Two basic solutions regarding the possibility of demonstrating the existence of God are too extreme and simplistic.

There have been many defenders of natural theology through the centuries.

Proof of the existence of God is relatively simple, at least when you consider the long history of such proofs.

Even religious people believe that the existence of God is not able to be known without religion.

Correct answer:

Two basic solutions regarding the possibility of demonstrating the existence of God are too extreme and simplistic.

Explanation:

Although the argument of this essay is somewhat poorly structured, the author clearly wants to argue that there are two extreme positions regarding potential proofs of the existence of God.  This is stated clearly in both the first and last paragraph:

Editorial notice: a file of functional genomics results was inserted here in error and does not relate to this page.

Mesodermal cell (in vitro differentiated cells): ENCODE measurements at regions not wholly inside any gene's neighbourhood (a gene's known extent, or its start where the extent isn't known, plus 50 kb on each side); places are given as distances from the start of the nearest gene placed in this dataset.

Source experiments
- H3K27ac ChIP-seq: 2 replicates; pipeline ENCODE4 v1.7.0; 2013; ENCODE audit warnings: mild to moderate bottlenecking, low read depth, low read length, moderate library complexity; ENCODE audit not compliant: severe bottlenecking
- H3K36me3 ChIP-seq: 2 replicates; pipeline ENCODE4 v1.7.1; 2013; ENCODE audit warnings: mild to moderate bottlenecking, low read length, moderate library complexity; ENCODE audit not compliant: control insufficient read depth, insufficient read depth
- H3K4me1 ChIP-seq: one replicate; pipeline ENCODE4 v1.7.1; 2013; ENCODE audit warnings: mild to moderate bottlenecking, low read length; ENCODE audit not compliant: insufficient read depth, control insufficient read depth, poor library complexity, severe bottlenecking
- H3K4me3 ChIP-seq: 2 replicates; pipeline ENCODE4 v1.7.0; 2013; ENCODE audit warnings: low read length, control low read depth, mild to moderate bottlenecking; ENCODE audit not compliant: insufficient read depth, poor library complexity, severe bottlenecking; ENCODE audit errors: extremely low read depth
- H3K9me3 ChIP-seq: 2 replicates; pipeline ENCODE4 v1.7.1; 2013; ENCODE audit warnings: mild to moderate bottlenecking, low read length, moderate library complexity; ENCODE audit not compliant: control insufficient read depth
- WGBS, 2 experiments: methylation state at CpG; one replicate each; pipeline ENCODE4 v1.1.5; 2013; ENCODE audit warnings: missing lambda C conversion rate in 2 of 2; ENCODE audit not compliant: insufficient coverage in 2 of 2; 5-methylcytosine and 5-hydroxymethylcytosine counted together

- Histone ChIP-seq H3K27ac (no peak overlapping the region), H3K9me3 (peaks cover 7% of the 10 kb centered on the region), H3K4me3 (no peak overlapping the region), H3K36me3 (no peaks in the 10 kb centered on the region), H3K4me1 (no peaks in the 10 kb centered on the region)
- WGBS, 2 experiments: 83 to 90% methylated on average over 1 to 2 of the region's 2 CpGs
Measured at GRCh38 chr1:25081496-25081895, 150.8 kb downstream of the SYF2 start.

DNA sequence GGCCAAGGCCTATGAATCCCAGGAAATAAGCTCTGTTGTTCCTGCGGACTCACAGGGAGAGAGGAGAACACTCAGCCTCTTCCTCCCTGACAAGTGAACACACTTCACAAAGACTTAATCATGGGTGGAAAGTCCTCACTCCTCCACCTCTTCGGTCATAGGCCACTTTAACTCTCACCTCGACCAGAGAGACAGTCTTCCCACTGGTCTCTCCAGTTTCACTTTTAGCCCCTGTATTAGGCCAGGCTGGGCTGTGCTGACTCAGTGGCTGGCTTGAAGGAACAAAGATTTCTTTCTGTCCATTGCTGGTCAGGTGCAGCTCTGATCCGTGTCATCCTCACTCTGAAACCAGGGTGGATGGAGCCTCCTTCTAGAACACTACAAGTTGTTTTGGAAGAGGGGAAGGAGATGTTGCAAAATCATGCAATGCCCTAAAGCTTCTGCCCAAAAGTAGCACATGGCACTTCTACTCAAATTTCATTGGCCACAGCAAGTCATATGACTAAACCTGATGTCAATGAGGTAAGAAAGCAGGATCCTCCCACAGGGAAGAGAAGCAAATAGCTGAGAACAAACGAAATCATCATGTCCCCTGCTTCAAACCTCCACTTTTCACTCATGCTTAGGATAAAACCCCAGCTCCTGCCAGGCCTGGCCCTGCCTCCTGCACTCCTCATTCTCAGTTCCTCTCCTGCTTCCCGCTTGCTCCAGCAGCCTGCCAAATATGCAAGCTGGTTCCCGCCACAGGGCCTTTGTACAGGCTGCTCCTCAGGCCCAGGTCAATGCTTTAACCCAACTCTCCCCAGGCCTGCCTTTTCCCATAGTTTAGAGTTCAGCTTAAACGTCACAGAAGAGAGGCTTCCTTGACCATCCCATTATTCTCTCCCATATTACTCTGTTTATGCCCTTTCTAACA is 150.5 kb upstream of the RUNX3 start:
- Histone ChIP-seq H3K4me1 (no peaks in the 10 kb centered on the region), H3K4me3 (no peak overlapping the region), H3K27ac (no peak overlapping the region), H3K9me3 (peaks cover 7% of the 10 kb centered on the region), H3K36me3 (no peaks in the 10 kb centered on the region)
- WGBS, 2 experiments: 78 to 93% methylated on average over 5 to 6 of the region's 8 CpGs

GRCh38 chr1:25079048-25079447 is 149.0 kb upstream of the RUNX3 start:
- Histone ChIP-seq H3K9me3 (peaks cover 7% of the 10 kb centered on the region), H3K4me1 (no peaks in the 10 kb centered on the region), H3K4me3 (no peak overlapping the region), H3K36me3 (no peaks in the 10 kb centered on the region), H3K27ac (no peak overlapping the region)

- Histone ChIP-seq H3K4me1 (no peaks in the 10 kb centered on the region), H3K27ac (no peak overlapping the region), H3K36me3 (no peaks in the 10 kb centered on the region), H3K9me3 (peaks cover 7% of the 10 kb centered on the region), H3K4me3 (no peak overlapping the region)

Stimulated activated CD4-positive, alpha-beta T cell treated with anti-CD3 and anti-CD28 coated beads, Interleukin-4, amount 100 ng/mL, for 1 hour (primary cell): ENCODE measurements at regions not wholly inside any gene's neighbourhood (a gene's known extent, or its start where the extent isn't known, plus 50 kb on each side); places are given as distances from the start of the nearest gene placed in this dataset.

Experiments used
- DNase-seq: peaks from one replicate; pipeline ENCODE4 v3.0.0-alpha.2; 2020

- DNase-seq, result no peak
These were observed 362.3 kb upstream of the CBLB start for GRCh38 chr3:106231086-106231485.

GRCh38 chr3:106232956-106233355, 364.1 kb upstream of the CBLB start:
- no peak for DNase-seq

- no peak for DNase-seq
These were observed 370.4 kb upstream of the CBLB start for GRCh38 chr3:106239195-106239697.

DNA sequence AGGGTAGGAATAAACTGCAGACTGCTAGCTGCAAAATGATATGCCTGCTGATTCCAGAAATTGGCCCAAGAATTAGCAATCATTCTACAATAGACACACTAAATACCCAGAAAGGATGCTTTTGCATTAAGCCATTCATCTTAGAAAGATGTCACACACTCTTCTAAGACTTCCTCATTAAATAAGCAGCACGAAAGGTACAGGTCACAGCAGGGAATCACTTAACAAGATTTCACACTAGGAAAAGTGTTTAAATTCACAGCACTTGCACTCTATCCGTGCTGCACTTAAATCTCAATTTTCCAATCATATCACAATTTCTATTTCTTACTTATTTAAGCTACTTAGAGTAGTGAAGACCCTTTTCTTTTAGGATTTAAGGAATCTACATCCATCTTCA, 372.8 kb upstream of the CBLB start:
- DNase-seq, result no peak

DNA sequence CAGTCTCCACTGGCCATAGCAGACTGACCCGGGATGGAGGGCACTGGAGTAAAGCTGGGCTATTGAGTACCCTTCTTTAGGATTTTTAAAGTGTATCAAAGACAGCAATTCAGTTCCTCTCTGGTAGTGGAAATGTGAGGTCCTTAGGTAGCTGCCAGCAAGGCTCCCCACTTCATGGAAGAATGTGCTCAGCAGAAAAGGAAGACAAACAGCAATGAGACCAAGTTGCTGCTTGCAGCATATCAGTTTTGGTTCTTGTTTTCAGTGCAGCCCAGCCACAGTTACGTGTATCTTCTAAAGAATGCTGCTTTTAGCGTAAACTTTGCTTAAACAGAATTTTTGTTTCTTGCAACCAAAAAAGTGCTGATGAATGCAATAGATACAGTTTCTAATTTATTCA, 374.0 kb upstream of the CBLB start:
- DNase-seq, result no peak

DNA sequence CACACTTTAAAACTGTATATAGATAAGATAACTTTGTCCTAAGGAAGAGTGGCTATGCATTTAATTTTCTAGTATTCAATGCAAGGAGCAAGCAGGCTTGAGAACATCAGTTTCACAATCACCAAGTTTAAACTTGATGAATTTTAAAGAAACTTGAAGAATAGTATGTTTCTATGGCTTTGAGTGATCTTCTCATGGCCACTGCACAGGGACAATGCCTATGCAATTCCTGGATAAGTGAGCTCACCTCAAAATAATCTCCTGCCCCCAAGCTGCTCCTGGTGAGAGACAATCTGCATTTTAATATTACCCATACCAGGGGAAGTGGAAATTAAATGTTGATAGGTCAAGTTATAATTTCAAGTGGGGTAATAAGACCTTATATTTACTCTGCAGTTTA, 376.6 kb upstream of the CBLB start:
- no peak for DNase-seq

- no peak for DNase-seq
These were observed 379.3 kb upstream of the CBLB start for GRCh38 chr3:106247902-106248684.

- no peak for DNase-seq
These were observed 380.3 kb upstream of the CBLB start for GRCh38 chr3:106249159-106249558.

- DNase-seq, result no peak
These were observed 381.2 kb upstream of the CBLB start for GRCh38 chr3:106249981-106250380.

(1) There are two great mistakes in modern times regarding the possibility of knowing whether or not God exists.

(2) These two positions ultimately are too extreme in their claims.

Despite the weaknesses of the argumentation, this is clearly what the author wishes to express.

Example Question #3 : Main Idea

It is very naïve to think that the modern world arose out of nowhere after years of darkness. Still, this simple explanation has great popularity, though historical studies show it to be far from the case. A great example for this is the case of Rene Descartes. Almost everyone thinks he was completely original in his way of thinking about the world.

Which of the following sentences would best conclude this paragraph?

Possible Answers:

Though surprising, this one case shows that a new idea can come without any preceding ancestors.

Indeed, he was a man of great insight, who was barely equalled by anyone before or after him in all of history.

In fact, his thought was so new that few have ever understood him properly.

In fact, he was very much a thinker of his period and has many connections with the problems and questions of the "so-called" dark years before him.